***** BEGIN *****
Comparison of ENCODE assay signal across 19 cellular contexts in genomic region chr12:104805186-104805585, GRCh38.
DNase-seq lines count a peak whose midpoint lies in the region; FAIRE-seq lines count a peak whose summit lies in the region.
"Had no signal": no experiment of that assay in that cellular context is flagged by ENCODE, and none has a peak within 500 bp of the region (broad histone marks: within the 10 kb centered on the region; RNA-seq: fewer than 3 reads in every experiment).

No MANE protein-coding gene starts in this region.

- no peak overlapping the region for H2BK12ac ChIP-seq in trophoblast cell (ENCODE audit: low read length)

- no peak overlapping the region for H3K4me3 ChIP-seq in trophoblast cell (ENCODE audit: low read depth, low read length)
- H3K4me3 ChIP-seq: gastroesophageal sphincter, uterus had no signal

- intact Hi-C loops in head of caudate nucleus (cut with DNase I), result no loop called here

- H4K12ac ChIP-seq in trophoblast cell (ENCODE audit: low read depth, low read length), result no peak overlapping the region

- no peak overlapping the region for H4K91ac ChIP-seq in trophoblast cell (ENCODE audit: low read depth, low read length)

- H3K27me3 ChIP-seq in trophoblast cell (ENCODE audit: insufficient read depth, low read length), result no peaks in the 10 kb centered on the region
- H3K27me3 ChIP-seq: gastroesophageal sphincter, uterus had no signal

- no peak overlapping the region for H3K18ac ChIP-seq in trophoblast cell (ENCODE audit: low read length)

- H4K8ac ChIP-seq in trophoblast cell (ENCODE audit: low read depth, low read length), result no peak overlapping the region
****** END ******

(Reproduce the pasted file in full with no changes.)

Comparison of ENCODE assay signal across 19 cellular contexts in genomic region chr12:104805186-104805585, GRCh38.
DNase-seq lines count a peak whose midpoint lies in the region; FAIRE-seq lines count a peak whose summit lies in the region.
"Had no signal": no experiment of that assay in that cellular context is flagged by ENCODE, and none has a peak within 500 bp of the region (broad histone marks: within the 10 kb centered on the region; RNA-seq: fewer than 3 reads in every experiment).

No MANE protein-coding gene starts in this region.

- no peak overlapping the region for H2BK12ac ChIP-seq in trophoblast cell (ENCODE audit: low read length)

- no peak overlapping the region for H3K4me3 ChIP-seq in trophoblast cell (ENCODE audit: low read depth, low read length)
- H3K4me3 ChIP-seq: gastroesophageal sphincter, uterus had no signal

- intact Hi-C loops in head of caudate nucleus (cut with DNase I), result no loop called here

- H4K12ac ChIP-seq in trophoblast cell (ENCODE audit: low read depth, low read length), result no peak overlapping the region

- no peak overlapping the region for H4K91ac ChIP-seq in trophoblast cell (ENCODE audit: low read depth, low read length)

- H3K27me3 ChIP-seq in trophoblast cell (ENCODE audit: insufficient read depth, low read length), result no peaks in the 10 kb centered on the region
- H3K27me3 ChIP-seq: gastroesophageal sphincter, uterus had no signal

- no peak overlapping the region for H3K18ac ChIP-seq in trophoblast cell (ENCODE audit: low read length)

- H4K8ac ChIP-seq in trophoblast cell (ENCODE audit: low read depth, low read length), result no peak overlapping the region